What a tumultuous past few months! In August, The Ramen Stand got hacked with some absolutely crippling malware originating from China and Pakistan. I was actually kind of shocked, at first, due to the fact that our readership is in the low hundreds. I didn’t think too much of it, given that my host, HostGator, had a backup of the site. How wrong I was.
Dystopian Internet Hell
It started when I received an email from a reader that the site had been compromised with pop-ups. I couldn’t see them because my ad-blocker filtered them, but sure enough, a hack had occurred. I figured it was due to an old plug-in or some such thing. It turns out that not only had my database had been hacked, but the culprit/s had also gained access to my root directory and htaccess file. I would learn later that a number of HostGator sites had been hacked due to some lackadaisical security measures taken for their shared servers, but that’s neither here nor there.
Once I learned how prevalent the hack was, I went to HostGator for assistance. They refused to speak with me about malware, instead instructing me to contact a malware removal service and virus detection agency that they had partnered with. Several months and a dozen phone calls later and I was told by the agency that, due to the nature of the hack, they could only help if I used their premium service at close to $1k/month. Now, this is a tiny site. We barely have readers, and the readers we do have are, for the most part, friends and acquaintances. So I called HostGator back up and explained the situation, and asked for assistance. They again declined to help in any way whatsoever, so I decided to take my business elsewhere.
A New, Blue Horizon
I ended up with BlueHost as my new option, mostly due to the fact that they bundle the same exact malware detection solution in with their shared server packages for a third of the cost HostGator was charging me. I stared moving my domains, a process that usually takes 3-5 days. After a WEEK of waiting for HostGator to release my domains to BlueHost, I finally called them up with a good ‘ole “what the hell.” HostGator then told me that it was BlueHost holding up the transfer and that HostGator would love for me to stay with them at a reduced rate. I laughed and probably cursed at them a bit, and again asked why my domains weren’t being released. Magically, while I was on the call, the domains went through. Seriously, within an instant of them learning that there was no way I was staying with them, the domains were released. I was finally rid of HostGator.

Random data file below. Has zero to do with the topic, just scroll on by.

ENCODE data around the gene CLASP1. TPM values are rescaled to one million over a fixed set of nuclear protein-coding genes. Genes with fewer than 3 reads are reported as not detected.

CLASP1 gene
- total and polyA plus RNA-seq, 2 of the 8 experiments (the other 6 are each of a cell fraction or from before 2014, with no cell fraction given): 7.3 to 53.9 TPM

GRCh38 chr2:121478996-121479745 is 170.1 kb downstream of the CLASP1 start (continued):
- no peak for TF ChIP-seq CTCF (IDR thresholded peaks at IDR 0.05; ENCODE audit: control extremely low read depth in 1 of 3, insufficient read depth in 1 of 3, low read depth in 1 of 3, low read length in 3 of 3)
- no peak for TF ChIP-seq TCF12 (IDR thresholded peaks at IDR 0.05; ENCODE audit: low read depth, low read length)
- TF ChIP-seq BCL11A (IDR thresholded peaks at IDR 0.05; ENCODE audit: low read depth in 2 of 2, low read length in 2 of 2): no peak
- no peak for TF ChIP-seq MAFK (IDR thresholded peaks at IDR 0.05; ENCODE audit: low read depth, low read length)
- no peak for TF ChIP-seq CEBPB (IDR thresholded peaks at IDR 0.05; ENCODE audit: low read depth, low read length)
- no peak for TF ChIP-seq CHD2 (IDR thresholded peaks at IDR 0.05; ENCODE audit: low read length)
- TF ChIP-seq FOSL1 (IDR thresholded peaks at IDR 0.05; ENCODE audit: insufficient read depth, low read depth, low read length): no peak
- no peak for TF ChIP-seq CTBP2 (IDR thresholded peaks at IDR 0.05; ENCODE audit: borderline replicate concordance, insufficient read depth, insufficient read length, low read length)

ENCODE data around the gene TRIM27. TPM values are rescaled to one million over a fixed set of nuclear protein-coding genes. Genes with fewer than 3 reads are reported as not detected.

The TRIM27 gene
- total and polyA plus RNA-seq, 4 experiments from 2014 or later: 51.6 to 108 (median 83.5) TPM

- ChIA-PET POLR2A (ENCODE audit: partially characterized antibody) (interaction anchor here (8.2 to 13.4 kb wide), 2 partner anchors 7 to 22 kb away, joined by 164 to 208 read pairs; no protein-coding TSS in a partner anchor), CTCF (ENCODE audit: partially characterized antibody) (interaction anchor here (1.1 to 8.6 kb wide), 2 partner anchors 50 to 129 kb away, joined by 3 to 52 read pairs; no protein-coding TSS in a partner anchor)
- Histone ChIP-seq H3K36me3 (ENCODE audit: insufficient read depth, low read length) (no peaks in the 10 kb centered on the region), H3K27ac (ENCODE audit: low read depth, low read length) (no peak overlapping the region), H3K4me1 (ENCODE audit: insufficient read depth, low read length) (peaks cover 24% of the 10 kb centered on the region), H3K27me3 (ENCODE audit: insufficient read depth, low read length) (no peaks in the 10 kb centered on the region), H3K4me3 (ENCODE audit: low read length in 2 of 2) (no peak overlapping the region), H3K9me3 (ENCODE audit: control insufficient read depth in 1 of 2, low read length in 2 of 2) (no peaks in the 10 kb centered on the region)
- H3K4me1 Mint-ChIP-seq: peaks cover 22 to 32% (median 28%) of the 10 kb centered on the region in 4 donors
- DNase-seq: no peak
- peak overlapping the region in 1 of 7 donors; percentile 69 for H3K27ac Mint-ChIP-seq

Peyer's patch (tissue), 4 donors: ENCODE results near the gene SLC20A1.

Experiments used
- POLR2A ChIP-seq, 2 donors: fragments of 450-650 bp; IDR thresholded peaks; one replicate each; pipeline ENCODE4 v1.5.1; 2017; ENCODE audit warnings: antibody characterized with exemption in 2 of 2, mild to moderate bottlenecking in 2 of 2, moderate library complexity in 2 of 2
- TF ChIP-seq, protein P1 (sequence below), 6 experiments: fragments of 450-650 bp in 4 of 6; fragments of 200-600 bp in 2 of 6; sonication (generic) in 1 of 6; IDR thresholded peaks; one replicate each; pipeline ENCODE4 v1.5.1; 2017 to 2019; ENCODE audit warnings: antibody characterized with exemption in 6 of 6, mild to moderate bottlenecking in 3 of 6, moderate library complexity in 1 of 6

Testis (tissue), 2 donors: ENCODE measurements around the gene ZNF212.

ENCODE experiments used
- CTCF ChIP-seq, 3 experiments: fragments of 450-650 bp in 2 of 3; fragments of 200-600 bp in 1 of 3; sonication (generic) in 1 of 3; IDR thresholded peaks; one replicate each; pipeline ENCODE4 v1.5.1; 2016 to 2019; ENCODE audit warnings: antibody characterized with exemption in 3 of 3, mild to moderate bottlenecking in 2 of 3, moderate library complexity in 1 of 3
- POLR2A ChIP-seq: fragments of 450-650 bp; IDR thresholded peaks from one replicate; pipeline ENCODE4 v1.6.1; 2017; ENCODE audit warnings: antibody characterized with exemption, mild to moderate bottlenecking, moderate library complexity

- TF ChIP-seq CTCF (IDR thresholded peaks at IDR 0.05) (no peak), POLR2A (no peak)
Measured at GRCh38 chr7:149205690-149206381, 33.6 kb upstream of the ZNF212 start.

Of course, now that I had my new host, I needed to go about the process of rebuilding the site. Luckily, I did have several backups I made myself, but I had no access to the WordPress database that housed our comments. I’m sad that we’ve lost those, but there honestly weren’t that many to begin with, and at least the posts were saved.
So, two weeks later and I’ve got the site back up and running! Images and posts saved, the general look of the site retained, and a few tweaks and improvements on the code for responsiveness and mobility. I’m actually pretty happy with that.
I’ve also decided to strip out anything non-food-related. I’ll be moving all my videogame and entertainment stuff to a URL I acquired a few months back, punchbunny.com (punchbunny is my call sign/gamertag/ID in most gaming communities). I’m disappointed that it now looks as though there’s been a year-long gap in my upkeep of The Ramen Stand, but I assure you, that is not the case. To make up for lost time, I’ll be posting about more food related things beyond just ramen. For instance, I’ve begun testing several meal delivery plans such as Blue Apron, Chef’d, Marley Spoon, and Plated. In the coming weeks, I’ll be posting reviews of not only those services, but the meals we’ve made from them. Furthermore, there are several noodle shops that have popped up around here I’ll be reviewing.
We’re back, and we’re going to be better than ever!